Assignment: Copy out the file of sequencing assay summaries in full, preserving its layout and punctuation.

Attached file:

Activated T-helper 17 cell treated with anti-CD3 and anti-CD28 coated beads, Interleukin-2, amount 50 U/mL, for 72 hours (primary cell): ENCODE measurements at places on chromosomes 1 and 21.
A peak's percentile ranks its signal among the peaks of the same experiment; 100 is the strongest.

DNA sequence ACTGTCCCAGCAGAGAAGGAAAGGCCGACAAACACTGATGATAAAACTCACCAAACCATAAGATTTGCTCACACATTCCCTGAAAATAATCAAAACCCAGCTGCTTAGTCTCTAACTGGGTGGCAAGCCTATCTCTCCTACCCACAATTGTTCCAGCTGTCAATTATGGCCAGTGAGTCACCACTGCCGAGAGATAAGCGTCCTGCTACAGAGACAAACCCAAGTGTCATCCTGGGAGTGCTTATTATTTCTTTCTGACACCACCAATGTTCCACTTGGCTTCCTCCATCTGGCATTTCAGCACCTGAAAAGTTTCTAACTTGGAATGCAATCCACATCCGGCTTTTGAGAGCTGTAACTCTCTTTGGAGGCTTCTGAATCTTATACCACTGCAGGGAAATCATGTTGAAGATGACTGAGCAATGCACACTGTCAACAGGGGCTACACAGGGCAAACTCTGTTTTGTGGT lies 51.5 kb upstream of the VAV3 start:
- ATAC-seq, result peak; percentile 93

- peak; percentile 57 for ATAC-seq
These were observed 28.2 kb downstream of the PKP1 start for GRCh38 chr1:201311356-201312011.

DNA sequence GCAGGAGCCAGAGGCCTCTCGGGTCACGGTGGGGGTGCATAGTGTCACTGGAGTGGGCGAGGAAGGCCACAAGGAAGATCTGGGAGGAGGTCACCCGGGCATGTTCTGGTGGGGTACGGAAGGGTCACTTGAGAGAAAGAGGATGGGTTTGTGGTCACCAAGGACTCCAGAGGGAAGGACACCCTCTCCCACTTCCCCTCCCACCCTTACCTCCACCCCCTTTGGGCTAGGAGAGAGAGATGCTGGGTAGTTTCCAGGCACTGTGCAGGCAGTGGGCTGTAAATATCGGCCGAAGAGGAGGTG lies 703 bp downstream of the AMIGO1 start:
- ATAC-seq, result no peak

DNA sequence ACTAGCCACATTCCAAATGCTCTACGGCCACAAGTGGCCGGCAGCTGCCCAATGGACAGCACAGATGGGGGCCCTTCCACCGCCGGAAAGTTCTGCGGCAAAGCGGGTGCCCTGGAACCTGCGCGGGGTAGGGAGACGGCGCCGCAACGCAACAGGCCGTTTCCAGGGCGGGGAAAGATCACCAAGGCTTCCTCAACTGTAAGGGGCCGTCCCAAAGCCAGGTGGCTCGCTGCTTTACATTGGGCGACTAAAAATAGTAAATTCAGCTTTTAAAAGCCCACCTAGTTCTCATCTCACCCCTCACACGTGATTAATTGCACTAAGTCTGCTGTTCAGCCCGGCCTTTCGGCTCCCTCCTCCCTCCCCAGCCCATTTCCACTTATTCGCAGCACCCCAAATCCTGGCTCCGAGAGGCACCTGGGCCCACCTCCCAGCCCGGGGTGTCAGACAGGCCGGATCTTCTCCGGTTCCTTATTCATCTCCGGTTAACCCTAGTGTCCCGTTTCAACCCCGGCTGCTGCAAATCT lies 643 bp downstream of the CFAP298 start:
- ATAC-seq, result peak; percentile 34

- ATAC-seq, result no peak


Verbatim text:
Activated T-helper 17 cell treated with anti-CD3 and anti-CD28 coated beads, Interleukin-2, amount 50 U/mL, for 72 hours (primary cell): ENCODE measurements at places on chromosomes 1 and 21.
A peak's percentile ranks its signal among the peaks of the same experiment; 100 is the strongest.

DNA sequence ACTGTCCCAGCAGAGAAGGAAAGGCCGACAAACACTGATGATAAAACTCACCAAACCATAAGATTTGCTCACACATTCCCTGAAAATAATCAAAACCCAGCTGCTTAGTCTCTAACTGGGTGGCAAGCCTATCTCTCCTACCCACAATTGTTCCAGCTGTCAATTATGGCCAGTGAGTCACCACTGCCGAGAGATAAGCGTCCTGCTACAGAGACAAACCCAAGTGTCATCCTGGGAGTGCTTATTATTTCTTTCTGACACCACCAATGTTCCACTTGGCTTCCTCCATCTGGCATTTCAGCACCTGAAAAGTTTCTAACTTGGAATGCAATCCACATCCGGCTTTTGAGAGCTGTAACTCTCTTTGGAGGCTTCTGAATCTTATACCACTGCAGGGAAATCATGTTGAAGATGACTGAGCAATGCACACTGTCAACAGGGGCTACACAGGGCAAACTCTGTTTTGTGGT lies 51.5 kb upstream of the VAV3 start:
- ATAC-seq, result peak; percentile 93

- peak; percentile 57 for ATAC-seq
These were observed 28.2 kb downstream of the PKP1 start for GRCh38 chr1:201311356-201312011.

DNA sequence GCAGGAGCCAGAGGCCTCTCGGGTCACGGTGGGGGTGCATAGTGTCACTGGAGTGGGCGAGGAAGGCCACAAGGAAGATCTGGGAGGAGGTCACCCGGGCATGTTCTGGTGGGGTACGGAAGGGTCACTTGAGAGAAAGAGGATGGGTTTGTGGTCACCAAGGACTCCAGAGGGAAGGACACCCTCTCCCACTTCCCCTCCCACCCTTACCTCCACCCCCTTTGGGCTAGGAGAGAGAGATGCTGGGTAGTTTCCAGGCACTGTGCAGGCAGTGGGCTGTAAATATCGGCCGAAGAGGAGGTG lies 703 bp downstream of the AMIGO1 start:
- ATAC-seq, result no peak

DNA sequence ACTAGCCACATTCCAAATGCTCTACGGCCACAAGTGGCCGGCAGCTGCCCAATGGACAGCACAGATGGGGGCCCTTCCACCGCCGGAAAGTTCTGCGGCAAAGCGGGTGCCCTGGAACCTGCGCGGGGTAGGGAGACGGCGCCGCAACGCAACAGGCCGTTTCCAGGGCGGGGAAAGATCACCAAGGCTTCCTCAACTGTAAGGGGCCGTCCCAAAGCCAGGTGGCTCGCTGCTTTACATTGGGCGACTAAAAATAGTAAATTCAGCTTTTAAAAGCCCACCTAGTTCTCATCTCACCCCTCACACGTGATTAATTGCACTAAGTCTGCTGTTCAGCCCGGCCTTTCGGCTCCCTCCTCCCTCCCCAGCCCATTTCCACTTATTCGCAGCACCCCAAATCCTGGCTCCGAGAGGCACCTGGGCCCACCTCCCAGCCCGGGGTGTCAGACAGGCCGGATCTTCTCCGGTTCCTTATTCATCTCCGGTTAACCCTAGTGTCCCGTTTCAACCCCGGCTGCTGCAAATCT lies 643 bp downstream of the CFAP298 start:
- ATAC-seq, result peak; percentile 34

- ATAC-seq, result no peak